Where 'Revenge Of The Fallen' Went Wrong [One Giant Afterthought]


Well, if you have read the official OGCF* review of Revenge Of The Fallen, you will now that I enjoyed the film but criticized the sequel's ambition to, "make an already huge film bigger". The day after watching the the film I went to see it again (unwillingly) with a few friends. I thought to myself that since I had already seen the film once before, I might as well not scrutinize it this time and to just make it through the almost 3-hour length of the movie. However by turning off the inner-cynic in me, I stumbled upon the spirit and true nature of the movie that I feel I did not properly explain in my review.

To put it in simple terms: I had a lot more fun when I turned my brain off.

And who wouldn't? The visceral thrill ride of seeing colossal alien robots rip each other apart is nothing short of awesome. But as I was watching the film the second time, I realized that that was the only part of the movie I was enjoying. Everything that had to do with the humans was sorely lacking: the dialogue, the acting, the chemistry between the actors, and more.

I was recently able to watch the original Transformers movie back from 2007 and I must say that I was enjoying the original much more compared to the sequel. Then I was able to understand why: it is a completely different movie.

While Transformers could be classified as more of an epic and family-friendly action/adventure movie, Revenge Of The Fallen tends to drift more towards the straight-forward popcorn action flick. In a nutshell, the first movie was Star Trek and the second movie is Wanted.

The first movie also had a very Spielberg vibe to it, with the relationship between Sam and Bumblebee being one of the more central themes. Also in Revenge Of The Fallen, the action sequences take up about 2/3 of the sequel's substantial length. In Transformers the action only really ramps up once the Autobots and the Decepticons catch up with Sam and discover that he possess his grandfather's glasses--or about 1 hour into the movie's two hour length. And even then, the original gives viewers the opportunity to breathe by filling in some missing plot details.

The main issue with the pace of the second film is not really because of the number of action sequences, but instead revolves around the whirlwind nature of the plot itself. The movie opens with the Autobots hunting a rampaging Decepticon in Shanghai, then moves to Sam leaving home for college, then goes on to Captain Lennox describing his gratitude towards the Autobots only to have some politician butt heads over whether or not the Autobots are actually provoking all of this destruction around the world from Decepticons. Up until this point, the sequel remains in a similar spirit as Transformers, but then plotlines being to fade as Sam's life entangles with the struggle between the Autobots and the Decepticons.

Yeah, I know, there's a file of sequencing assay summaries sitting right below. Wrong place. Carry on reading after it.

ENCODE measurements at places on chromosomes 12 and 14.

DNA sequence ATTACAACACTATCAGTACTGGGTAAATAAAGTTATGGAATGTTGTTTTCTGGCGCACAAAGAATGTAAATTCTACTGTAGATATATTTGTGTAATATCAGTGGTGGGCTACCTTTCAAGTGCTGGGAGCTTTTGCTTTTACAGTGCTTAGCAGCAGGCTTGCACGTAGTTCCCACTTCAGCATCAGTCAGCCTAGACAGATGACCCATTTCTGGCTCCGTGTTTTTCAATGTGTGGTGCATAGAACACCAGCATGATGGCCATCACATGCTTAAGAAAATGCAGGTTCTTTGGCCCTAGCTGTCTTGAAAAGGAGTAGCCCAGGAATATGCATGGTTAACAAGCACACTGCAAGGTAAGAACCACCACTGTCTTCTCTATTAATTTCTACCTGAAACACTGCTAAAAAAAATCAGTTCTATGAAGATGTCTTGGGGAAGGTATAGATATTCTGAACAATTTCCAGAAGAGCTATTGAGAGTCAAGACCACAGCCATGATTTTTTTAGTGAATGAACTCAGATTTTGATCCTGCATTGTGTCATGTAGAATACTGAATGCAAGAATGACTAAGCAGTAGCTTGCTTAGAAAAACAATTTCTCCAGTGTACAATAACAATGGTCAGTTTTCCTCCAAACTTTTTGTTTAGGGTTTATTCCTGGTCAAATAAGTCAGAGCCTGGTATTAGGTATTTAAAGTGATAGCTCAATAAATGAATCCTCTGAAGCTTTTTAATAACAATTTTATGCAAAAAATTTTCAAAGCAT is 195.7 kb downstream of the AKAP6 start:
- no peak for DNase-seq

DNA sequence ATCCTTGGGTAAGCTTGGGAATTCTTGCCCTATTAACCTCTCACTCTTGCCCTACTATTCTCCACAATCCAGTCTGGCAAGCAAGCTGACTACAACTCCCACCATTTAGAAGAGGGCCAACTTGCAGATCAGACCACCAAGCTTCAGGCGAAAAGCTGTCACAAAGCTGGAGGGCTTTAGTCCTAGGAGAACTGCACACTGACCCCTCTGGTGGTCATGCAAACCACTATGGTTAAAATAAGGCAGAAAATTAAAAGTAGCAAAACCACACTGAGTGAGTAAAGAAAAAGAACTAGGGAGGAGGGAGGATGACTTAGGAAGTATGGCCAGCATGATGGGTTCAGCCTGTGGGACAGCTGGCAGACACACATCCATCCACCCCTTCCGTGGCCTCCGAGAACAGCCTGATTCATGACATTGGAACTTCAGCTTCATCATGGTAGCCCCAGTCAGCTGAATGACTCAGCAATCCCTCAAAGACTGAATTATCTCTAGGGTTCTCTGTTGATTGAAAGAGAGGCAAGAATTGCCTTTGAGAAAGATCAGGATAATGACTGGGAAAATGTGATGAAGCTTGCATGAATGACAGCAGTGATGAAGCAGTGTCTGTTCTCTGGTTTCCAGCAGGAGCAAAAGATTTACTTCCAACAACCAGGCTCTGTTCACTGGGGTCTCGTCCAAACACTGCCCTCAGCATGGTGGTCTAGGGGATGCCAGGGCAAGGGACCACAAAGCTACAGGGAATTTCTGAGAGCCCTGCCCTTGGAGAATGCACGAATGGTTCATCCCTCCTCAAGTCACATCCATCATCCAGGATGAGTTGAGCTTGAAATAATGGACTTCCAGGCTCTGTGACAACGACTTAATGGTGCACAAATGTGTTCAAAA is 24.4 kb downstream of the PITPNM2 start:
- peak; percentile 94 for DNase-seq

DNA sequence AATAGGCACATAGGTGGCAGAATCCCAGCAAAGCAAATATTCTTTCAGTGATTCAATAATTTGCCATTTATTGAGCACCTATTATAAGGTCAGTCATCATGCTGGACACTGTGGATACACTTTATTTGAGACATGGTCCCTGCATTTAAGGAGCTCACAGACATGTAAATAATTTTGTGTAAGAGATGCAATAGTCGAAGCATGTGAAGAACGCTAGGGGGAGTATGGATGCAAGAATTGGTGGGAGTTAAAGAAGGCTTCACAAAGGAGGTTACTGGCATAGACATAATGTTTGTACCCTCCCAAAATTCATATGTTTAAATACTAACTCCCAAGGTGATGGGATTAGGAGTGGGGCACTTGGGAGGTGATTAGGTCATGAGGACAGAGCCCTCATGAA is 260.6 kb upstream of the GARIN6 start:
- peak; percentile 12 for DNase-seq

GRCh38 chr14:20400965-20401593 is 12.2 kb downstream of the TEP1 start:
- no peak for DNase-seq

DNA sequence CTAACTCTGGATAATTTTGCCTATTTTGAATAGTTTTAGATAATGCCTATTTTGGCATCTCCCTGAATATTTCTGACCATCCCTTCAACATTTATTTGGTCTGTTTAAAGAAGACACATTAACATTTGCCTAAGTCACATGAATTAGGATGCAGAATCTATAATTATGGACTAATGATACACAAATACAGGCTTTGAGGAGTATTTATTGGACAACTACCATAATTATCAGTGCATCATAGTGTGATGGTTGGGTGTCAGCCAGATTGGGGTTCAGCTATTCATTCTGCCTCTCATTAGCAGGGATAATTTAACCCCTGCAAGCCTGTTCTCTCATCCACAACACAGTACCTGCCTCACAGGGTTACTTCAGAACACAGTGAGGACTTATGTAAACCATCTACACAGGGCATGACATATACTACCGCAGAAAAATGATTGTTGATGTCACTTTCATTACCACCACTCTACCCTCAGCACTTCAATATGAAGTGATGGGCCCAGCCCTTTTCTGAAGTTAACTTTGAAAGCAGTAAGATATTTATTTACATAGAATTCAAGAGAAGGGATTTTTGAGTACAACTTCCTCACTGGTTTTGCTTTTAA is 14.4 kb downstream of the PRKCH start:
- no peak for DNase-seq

The only scene where Revenge Of The Fallen is able to reach the original film's quality is the thrilling action and powerful emotions shown in the forest fight scene, where Optimus Prime goes head to head with 3 Decepticons--and dies protecting Sam from them. Of course, Optimus is resurrected by the end of the movie but it was truly shocking to see the leader of the Autobots fall to the hands of the Decepticons--and more specifically, the sinister Megatron.

That forest fight scene reaches the same brilliant heights as when Bumblebee was captured by the now-disengaged Sector 7 in Transformers--compelling drama, captivating action, and skillful direction. Of course Transformers was nothing close to an Oscar nominee, but it was a fun Summer blockbuster that had a story smart enough to keep the audience interested.

Especially after rewatching the first movie it can easily be said that Revenge Of The Fallen not only pales in comparison, but is an embarrassment for anyone involved. The sequel begins well but soon devolves into a hard to follow, mindless action romp that does not even deserve to share the first movie's name. The action is still fun, but the significant decrease in the plot's quality is the biggest failure of the movie.

Whether or not my and another 157 other critics' reviews (and thousands more online) made even the slightest difference on the estimated $201 million earnings of the movie since Wednesday, I myself did not enjoy the movie--not the first time, and not the second time--but it is simply my own opinion. Isn't that what all reviews are?

"One Giant Afterthought" is a feature article I will write everytime I may revisit
something I previously reviewed. Whether it be music, movie, television, books, or
the local sheep sacrifices, if I look at it again it will get an afterthought.


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